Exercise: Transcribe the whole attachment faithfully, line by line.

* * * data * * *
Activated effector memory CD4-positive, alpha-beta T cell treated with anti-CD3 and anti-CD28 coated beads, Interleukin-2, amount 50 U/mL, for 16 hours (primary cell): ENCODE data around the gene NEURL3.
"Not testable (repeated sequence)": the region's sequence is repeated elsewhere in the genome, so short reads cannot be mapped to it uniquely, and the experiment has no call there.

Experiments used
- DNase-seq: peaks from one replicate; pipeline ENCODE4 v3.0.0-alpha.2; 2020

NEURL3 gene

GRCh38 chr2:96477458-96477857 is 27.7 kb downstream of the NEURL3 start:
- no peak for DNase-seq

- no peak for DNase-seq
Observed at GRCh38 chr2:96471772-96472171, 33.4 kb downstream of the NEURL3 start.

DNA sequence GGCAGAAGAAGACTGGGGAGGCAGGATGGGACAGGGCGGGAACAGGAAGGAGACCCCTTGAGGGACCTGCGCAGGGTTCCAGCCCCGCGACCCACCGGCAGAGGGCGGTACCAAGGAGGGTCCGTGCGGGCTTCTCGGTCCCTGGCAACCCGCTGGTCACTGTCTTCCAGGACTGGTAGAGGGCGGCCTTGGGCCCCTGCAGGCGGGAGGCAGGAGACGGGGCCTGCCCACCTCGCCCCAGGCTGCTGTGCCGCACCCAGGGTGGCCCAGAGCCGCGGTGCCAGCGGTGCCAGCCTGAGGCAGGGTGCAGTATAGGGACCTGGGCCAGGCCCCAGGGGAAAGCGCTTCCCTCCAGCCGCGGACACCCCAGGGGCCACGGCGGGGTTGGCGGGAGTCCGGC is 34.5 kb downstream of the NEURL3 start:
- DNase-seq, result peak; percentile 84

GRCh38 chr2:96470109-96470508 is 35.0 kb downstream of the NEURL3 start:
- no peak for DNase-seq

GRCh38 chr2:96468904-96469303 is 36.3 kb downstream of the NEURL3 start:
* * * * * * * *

Activated effector memory CD4-positive, alpha-beta T cell treated with anti-CD3 and anti-CD28 coated beads, Interleukin-2, amount 50 U/mL, for 16 hours (primary cell): ENCODE data around the gene NEURL3.
"Not testable (repeated sequence)": the region's sequence is repeated elsewhere in the genome, so short reads cannot be mapped to it uniquely, and the experiment has no call there.

Experiments used
- DNase-seq: peaks from one replicate; pipeline ENCODE4 v3.0.0-alpha.2; 2020

NEURL3 gene

GRCh38 chr2:96477458-96477857 is 27.7 kb downstream of the NEURL3 start:
- no peak for DNase-seq

- no peak for DNase-seq
Observed at GRCh38 chr2:96471772-96472171, 33.4 kb downstream of the NEURL3 start.

DNA sequence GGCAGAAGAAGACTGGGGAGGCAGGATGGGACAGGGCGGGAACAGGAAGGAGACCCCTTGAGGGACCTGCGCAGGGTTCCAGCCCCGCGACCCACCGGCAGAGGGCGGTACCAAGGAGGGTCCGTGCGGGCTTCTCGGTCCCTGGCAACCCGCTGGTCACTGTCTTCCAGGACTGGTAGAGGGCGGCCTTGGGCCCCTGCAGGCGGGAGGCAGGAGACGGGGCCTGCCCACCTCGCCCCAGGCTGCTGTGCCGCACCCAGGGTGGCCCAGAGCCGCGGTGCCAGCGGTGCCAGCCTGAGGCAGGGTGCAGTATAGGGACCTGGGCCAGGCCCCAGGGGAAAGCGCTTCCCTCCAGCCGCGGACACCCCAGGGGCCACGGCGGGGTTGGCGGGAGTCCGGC is 34.5 kb downstream of the NEURL3 start:
- DNase-seq, result peak; percentile 84

GRCh38 chr2:96470109-96470508 is 35.0 kb downstream of the NEURL3 start:
- no peak for DNase-seq

GRCh38 chr2:96468904-96469303 is 36.3 kb downstream of the NEURL3 start: